Beijing Plays Kick the Can

China's next leadership change will likely be peaceful, but don't be surprised if it's not—and don't expect any major liberal reforms.

This weekend, the three hundred most powerful leaders of the Chinese Communist Party, the Central Committee, met to discuss the economic and political future of the People’s Republic of China. International media outlets ran breathless articles about the prospects for political reform in the wake of imprisoned Chinese dissident Liu Xiaobo winning the Nobel Peace Prize and vibrant debate among Beijing intellectuals and retired officials about the merits of political reform. There is no official indication that the meeting veered from a well-vetted script focused on the next five-year plan, which begins in 2011, and the continued grooming of the “fifth generation” of leaders who will take over in late 2012. That said, maintaining stability and the prospects for political reform was undoubtedly the elephant in the room. Recently, senior retired cadres issued calls for dismantling the government’s censorship regime, while Party theorists publicly opined about the need for innovation, good governance and emancipation—all code words for democratic reforms. Undoubtedly, conservative and progressive elements of the Party were seeking to influence their respective constituencies, including the “super delegates” on the Central Committee.

Economic development has been at the heart of China’s strategy for maintaining political and social stability since the reform and opening period began. While it may seem archaic today, the state-planning system is alive and well in China and the central government’s five-year plan still sets the targets and priorities for the national economy. The twelfth five-year plan, scheduled to run from 2011 to 2015, is ostensibly focused on addressing domestic inequalities—urban and rural, East and West—which is expected to foster sustainability and social stability. Instead of faster growth, China’s leaders hope the buzzword for the next five years is “better growth.”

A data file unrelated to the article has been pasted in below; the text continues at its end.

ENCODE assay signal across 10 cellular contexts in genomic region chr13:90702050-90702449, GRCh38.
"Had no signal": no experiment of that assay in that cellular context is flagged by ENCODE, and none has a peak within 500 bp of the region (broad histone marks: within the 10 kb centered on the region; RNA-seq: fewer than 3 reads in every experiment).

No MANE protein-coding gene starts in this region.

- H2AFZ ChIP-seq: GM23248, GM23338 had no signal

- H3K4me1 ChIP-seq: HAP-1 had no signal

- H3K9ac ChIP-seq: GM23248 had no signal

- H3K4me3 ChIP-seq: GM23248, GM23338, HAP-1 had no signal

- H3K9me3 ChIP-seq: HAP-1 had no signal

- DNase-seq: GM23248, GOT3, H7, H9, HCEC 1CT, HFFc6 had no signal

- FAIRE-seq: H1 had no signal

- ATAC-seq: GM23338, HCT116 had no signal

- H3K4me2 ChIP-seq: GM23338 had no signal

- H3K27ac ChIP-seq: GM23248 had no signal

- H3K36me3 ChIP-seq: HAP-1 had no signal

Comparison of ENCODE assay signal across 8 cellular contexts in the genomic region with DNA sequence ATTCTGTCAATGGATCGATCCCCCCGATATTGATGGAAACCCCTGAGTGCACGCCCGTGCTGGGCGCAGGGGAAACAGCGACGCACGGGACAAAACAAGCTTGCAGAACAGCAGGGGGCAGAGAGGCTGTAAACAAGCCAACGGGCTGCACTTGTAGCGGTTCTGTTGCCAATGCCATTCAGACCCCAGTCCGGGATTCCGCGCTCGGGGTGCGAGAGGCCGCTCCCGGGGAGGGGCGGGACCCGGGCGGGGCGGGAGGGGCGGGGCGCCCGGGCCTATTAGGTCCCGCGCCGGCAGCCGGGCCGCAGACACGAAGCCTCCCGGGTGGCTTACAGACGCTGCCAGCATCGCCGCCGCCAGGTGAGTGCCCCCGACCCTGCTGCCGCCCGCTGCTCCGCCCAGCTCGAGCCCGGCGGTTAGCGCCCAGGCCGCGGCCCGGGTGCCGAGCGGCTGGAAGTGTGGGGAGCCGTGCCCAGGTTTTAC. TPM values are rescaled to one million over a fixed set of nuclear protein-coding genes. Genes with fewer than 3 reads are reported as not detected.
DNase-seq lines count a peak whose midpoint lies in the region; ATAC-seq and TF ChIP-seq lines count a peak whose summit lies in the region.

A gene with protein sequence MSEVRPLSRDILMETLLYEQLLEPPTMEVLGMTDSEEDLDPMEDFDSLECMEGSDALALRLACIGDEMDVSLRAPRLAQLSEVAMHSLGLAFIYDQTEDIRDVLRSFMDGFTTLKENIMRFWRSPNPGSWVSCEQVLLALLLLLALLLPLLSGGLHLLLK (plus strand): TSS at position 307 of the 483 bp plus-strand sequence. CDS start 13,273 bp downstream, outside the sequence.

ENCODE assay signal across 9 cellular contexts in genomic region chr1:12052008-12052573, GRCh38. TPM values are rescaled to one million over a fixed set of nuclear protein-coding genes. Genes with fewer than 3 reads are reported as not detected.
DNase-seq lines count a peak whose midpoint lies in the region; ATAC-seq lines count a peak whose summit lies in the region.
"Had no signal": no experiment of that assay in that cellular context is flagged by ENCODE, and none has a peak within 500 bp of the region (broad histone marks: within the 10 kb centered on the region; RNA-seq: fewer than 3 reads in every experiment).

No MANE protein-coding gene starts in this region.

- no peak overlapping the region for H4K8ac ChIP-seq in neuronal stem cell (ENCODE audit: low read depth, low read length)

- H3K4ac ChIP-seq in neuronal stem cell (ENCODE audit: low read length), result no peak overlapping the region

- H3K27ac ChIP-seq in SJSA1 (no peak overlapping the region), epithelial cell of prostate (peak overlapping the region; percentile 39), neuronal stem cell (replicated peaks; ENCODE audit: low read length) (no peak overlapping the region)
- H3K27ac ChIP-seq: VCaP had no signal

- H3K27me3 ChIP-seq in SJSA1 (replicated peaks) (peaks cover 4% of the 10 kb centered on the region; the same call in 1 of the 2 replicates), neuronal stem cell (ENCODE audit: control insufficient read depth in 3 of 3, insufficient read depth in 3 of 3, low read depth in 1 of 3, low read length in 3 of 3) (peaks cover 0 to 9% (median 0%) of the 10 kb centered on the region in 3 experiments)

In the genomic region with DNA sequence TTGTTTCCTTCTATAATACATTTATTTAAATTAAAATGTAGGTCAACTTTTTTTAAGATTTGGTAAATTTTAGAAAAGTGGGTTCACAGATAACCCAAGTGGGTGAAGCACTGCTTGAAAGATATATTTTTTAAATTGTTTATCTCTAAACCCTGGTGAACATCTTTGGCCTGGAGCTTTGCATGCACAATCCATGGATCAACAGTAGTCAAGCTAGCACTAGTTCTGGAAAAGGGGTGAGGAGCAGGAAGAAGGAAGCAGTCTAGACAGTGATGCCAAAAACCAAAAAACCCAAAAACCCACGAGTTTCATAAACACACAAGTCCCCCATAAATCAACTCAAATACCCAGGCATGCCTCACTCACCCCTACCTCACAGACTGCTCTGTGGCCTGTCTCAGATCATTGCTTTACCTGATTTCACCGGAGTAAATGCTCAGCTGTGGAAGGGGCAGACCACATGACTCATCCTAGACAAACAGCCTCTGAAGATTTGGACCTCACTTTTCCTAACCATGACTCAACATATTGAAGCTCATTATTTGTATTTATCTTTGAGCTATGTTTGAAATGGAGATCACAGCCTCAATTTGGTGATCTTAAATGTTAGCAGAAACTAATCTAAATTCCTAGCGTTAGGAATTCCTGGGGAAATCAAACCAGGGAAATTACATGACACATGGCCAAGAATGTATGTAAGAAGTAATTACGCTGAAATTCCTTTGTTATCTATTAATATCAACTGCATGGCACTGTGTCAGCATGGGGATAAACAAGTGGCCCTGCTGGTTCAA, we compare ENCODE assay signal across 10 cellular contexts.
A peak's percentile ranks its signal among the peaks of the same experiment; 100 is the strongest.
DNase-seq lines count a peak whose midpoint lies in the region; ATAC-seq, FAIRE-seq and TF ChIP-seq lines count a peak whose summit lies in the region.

Succession politics in Beijing are as heated as they are in the United States, though they take a much different form. Delegates to the eighteenth National Party Congress in late 2012 will elect a new Central Committee, which in turn will elect a Politburo and a Politburo Standing Committee, thereby officially anointing the next generation of leaders into office. It is true the delegates vote, though the process is closer to the College of Cardinals picking a pope than Republicans or Democrats at their conventions. The top two candidates were selected ten years before the Party Congress where they would be elevated for the last time. Xi Jinping, an ally of Jiang Zemin, is expected to become president and Li Keqiang, an ally of Hu Jintao, is expected to become the premier. Such an arrangement is expected to maintain a balance between dominant Party factions and ensure the top leadership seeks a consensus for all major decisions.

In theory, this process should set the conditions whereby the Party can peacefully transfer power from one set of leaders to the next, but it would be a mistake to take the process for granted. The first and only time that the secretary of the Party transferred power without a presumed heir being arrested or dying was 2002. Today, rumors swirl in Beijing about competition between factions as patrons and protégées jockey for position. A major outcome of this weekend’s meetings was the announcement that Xi Jinping was appointed vice chairman of the Central Military Commission of the Communist Party, becoming the second civilian official on the committee along with Hu Jintao. Despite rumors, and wishful thinking that the party is considering liberal reforms, indications from these meetings are that the presumed heir remains on track to become president and the Party will kick the can of political reform a little farther down the road.